The winner of the prestigious 2018 Magnesia Litera Award for Prose went to journalist, translator and writer Pavla Horáková for her novel A Theory of Strangeness. Pavla, who is a former Radio Prague reporter, now has several books under her belt, including a popular trilogy for children and a book on soldiers serving in WWI. However, her first big novel, A Theory of Strangeness, which was an overnight success, is the most difficult to define. So when I met up with Pavla to talk about her new book my first question was how she herself would define it.
“That’s a very difficult question, even for me. It’s a thick book, so I had the chance to throw a little bit of everything in it. So there’s a bit of romance, a bit of suspense, a bit of philosophy, various theories and hypotheses that the narrator has, there’s some history, some mystery and some science, some mild social satire and besides that some spirituality, New Age spirituality mixed with quantum mechanics.”
So it is about this young research worker called Ada….
“She’s actually nearing middle-age, she’s in her mid-thirties and she goes through an identity crisis you could say, she has just broken up with her serious boyfriend and she is not very happy at work with her scientific project.”
We should say she works at a fictitious institute…
“Yes, she works at a made-up institute which I called the Institute of Interdisciplinary Human Studies, it is a kind of anthropology research institute and people there engage in all sorts of bogus research. Some of the projects they carry out are real research projects that I came in touch with at a similar real-life institute but some of the research is completely made-up and kind of funny. So there is also a little bit of humour in the book, which I forgot to mention.”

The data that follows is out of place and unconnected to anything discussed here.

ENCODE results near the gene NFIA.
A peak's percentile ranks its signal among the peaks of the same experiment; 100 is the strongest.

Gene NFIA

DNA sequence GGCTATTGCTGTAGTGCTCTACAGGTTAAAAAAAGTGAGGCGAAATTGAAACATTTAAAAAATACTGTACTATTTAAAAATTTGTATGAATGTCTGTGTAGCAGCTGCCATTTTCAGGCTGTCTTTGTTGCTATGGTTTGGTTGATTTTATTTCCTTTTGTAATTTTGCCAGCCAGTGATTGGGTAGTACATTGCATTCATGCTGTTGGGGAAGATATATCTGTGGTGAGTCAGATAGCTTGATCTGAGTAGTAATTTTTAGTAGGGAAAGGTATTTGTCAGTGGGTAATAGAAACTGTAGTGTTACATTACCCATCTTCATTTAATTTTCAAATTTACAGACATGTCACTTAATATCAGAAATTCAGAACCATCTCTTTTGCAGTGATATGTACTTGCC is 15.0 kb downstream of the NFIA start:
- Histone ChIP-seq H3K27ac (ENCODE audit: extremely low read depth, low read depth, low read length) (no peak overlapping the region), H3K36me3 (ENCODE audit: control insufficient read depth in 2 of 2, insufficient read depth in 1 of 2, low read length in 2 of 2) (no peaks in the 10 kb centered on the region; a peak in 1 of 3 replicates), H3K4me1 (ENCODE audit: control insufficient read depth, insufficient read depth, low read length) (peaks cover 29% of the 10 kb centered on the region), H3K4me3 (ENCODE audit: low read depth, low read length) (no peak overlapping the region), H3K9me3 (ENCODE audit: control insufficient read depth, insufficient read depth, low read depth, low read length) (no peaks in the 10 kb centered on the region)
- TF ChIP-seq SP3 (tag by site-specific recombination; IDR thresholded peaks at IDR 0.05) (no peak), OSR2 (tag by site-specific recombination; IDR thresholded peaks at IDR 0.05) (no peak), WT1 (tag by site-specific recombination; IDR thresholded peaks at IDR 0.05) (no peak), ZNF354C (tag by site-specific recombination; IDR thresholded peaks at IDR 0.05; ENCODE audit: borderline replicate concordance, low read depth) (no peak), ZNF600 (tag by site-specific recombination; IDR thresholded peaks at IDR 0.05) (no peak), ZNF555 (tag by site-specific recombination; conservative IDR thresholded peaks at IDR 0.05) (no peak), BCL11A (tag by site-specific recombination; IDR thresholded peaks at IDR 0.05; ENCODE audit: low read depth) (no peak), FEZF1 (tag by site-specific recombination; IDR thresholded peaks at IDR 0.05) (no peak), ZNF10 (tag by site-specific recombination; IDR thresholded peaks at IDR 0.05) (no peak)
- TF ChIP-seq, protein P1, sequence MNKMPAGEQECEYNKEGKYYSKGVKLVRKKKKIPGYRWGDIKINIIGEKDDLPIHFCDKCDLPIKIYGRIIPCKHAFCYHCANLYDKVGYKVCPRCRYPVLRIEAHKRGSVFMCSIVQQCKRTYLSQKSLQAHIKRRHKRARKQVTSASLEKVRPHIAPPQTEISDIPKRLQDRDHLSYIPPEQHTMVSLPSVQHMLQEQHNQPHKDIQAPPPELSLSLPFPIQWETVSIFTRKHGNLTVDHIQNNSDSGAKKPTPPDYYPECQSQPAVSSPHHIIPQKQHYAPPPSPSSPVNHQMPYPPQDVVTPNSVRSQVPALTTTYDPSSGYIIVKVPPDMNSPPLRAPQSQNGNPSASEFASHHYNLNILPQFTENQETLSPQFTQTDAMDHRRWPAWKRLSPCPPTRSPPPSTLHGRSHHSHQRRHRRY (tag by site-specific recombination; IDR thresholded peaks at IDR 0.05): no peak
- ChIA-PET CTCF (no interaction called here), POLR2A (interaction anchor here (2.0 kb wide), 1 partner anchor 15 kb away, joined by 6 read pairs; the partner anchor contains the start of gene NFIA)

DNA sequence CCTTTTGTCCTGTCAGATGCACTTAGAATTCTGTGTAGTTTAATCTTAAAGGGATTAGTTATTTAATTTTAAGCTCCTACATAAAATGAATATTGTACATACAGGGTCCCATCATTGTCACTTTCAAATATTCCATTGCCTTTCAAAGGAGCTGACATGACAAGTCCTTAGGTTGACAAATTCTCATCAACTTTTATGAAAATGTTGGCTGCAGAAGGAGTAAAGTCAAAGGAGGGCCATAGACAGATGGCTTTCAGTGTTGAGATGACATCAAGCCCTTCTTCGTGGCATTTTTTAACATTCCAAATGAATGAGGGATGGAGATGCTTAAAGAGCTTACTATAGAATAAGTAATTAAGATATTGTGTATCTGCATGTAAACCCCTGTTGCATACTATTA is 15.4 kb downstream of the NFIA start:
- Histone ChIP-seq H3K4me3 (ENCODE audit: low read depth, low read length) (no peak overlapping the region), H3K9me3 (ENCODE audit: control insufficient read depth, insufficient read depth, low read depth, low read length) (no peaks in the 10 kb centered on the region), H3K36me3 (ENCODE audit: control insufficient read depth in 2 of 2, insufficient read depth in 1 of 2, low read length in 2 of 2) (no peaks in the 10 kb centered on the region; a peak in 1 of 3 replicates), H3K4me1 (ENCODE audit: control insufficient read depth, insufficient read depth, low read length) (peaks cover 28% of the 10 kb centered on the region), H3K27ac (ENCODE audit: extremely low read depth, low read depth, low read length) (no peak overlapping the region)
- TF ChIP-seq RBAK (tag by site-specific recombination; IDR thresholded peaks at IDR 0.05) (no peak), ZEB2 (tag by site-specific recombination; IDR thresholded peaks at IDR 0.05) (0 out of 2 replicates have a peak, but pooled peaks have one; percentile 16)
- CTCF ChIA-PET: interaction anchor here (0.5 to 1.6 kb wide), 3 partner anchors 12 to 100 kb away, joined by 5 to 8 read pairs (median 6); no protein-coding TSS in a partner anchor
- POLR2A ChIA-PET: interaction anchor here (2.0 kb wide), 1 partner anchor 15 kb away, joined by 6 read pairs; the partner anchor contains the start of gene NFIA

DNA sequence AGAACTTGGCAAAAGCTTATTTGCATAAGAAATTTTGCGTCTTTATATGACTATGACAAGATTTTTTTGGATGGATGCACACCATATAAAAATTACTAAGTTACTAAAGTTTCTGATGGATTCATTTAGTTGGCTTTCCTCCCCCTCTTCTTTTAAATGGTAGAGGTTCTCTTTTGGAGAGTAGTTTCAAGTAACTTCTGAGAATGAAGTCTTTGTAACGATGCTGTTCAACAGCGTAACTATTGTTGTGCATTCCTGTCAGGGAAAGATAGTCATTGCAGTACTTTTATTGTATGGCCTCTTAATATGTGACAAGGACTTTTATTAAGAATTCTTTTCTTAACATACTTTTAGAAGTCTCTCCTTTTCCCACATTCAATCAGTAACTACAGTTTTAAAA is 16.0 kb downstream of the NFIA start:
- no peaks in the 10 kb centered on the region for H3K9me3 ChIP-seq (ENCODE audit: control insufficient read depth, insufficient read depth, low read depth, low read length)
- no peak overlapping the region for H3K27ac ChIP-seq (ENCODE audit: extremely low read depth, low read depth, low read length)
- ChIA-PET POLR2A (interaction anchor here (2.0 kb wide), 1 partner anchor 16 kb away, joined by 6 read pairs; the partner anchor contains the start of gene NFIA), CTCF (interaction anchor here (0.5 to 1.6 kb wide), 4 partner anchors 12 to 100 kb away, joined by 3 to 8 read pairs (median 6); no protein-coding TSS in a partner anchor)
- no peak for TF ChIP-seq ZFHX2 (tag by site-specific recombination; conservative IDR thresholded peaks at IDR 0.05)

There’s a lot of humour in it. But basically, it is about Ada’s search for happiness and an effort to free herself of the various restrictions imposed by society, which she eventually achieves. To what extent is the book autobiographical? Have you yourself travelled that journey?
“Yes, and I realized it only after I finished the book, because I followed a plot-line and only after I’d finished the book did I realize that the whole path of the narrator –the main character –was a path to freedom. I also realized that not only does she choose to free herself of the restrictions of the various institutions and the rigorous rules of society but all the other main characters do the same –her mother, her father, her brother, maybe not her sister. They all do it simultaneously and it dawned on me then that this part of the plot was more important to me than I thought.
“So, to answer your question – yes, I chose to be a freelancer many years ago and I never looked back. Personal freedom is something that is really important to me and it is something I fully realized only after I’d finished the book.”
Do people write to you and say – I understand what you mean, I can relate to that…I have been there?
“It is incredible, but it happens to me almost every day that I get a message on Facebook or via email from someone I know or a complete stranger saying how much they related to the ideas, to the perceptions, to little things in the book. They write –how can you see into my head? Or, I thought I was the only person who thought about those silly little things and now I am so happy to know I am not alone. Which surprises me, because I always thought I was the only one thinking about silly little things like mothers and daughters dressing the same way or combing their hair the same way…or streets that go downhill having worse-quality shops than streets on a flat plain. So it surprises me, it pleases me, it humbles me, but it happens and I guess it will go on happening.”
As we already said, the book is full of mysticism, full of quirky stories and strange coincidences; it features a real place called Šumperk, where strange things happen. I know you collected those news-stories during your time at Radio Prague and that they are all true – but I also know you have a theory about places having a special energy built-up over the centuries as a result of the events that took place there. Do you believe that?